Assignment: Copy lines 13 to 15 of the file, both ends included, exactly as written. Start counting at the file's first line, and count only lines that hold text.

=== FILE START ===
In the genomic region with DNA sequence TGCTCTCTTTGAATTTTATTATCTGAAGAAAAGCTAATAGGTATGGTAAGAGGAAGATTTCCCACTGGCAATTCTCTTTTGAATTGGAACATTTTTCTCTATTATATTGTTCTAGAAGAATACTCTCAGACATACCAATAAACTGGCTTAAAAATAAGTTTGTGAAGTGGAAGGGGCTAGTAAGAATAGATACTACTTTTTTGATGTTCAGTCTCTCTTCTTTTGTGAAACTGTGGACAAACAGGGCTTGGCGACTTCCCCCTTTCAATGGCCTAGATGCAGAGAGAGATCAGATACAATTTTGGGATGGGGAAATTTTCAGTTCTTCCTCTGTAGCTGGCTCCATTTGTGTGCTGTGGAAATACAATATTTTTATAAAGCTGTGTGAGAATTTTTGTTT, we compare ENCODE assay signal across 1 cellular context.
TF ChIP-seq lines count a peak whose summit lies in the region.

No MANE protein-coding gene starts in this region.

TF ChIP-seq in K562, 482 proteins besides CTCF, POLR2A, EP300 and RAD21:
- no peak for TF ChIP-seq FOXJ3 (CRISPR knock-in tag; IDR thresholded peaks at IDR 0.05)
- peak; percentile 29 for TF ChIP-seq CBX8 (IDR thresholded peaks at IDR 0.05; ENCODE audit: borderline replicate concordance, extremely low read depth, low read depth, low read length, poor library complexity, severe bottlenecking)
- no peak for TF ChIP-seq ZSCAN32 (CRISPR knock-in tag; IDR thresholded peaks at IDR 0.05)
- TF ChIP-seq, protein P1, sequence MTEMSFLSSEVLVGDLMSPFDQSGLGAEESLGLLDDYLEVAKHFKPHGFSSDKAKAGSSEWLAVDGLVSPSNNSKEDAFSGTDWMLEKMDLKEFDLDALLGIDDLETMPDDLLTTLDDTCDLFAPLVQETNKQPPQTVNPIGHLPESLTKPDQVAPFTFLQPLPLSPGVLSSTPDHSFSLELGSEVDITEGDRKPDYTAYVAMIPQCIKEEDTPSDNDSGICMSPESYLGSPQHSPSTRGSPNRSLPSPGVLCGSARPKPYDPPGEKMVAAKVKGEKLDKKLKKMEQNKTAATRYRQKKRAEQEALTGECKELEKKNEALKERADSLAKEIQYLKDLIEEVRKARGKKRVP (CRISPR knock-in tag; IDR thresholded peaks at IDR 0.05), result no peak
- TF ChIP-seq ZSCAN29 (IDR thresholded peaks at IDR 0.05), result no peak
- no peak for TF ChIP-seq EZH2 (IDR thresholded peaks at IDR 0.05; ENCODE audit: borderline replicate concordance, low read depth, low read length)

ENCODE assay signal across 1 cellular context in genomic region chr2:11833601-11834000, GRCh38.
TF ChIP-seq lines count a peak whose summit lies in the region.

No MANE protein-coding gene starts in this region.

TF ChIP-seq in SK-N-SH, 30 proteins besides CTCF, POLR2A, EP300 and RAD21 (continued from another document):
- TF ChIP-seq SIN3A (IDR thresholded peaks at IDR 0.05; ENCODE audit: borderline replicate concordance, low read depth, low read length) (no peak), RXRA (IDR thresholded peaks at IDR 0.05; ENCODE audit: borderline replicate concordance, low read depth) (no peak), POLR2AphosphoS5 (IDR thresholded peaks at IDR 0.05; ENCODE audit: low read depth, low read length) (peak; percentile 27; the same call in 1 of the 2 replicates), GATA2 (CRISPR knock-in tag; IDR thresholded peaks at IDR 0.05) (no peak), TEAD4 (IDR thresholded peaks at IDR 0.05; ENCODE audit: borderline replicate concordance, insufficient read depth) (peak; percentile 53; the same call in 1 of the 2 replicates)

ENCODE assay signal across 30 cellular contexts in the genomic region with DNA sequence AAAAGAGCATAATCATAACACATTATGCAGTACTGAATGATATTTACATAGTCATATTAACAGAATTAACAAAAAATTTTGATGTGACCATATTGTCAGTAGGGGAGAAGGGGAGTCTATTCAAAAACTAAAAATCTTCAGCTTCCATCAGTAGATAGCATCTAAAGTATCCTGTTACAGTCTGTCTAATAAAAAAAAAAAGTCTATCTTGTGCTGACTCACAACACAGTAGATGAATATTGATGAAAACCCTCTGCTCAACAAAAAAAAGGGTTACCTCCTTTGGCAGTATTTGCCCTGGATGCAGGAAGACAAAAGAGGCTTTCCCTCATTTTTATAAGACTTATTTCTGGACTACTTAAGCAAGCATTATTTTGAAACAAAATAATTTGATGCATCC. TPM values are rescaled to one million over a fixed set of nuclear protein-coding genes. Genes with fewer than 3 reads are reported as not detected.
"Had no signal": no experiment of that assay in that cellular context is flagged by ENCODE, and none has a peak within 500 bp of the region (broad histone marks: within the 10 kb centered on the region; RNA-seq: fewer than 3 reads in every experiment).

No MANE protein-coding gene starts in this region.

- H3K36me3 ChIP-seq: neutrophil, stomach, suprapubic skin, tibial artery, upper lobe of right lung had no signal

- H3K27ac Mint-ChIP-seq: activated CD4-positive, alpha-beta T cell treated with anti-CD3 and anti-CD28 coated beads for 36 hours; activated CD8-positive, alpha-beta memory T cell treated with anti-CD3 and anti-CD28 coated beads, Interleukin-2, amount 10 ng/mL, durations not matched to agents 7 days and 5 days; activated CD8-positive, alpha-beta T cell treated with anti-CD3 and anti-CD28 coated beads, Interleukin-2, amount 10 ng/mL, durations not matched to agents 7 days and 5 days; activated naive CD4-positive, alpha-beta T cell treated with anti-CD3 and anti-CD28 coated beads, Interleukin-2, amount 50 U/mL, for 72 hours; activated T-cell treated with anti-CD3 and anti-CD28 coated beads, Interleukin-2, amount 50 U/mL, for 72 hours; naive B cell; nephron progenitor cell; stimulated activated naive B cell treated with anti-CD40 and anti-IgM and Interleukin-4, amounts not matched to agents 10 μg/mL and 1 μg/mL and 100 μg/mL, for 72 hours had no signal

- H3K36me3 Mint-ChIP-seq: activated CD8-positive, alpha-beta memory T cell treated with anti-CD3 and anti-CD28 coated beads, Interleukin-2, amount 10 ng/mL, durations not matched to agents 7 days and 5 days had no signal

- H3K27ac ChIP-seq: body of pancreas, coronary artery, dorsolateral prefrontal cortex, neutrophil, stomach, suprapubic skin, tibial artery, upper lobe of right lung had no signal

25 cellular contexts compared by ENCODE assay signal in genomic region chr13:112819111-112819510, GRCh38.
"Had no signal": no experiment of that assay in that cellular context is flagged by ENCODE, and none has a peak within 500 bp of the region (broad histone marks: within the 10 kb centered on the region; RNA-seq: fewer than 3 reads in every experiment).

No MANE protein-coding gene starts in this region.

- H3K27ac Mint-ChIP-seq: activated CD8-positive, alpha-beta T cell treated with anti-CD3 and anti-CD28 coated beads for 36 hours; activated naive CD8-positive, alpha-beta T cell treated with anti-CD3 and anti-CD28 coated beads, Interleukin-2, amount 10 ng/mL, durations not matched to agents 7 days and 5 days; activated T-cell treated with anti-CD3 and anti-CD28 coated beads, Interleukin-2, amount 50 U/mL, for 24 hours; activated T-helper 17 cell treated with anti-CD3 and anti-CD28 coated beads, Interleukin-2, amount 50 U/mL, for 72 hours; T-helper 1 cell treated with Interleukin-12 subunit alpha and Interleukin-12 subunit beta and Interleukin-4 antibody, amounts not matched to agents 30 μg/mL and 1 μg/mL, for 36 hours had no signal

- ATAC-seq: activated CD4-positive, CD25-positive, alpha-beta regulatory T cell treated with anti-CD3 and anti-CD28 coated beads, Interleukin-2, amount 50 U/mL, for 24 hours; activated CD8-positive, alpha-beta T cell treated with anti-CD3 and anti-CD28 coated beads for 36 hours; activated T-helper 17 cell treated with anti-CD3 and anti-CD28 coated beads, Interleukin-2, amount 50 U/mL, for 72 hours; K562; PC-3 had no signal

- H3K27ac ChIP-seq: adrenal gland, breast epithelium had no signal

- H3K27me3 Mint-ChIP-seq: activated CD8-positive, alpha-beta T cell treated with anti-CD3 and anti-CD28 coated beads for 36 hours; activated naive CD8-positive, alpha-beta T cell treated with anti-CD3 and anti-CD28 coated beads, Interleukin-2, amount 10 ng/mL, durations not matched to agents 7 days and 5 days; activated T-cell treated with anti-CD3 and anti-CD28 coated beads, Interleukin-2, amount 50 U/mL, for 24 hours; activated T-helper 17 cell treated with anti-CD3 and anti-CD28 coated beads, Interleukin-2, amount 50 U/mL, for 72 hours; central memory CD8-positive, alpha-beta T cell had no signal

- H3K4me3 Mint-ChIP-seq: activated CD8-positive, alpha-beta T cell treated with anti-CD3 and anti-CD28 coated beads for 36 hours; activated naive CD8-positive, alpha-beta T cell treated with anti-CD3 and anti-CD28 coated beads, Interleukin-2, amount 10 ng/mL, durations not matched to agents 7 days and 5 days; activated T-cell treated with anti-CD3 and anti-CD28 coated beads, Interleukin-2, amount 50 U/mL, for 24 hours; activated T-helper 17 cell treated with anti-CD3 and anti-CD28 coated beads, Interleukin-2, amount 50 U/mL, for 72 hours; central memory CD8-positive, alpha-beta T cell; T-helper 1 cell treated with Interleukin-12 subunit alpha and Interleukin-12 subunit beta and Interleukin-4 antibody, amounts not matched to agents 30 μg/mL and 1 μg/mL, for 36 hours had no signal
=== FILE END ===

No MANE protein-coding gene starts in this region.

TF ChIP-seq in SK-N-SH, 30 proteins besides CTCF, POLR2A, EP300 and RAD21 (continued from another document):
- TF ChIP-seq SIN3A (IDR thresholded peaks at IDR 0.05; ENCODE audit: borderline replicate concordance, low read depth, low read length) (no peak), RXRA (IDR thresholded peaks at IDR 0.05; ENCODE audit: borderline replicate concordance, low read depth) (no peak), POLR2AphosphoS5 (IDR thresholded peaks at IDR 0.05; ENCODE audit: low read depth, low read length) (peak; percentile 27; the same call in 1 of the 2 replicates), GATA2 (CRISPR knock-in tag; IDR thresholded peaks at IDR 0.05) (no peak), TEAD4 (IDR thresholded peaks at IDR 0.05; ENCODE audit: borderline replicate concordance, insufficient read depth) (peak; percentile 53; the same call in 1 of the 2 replicates)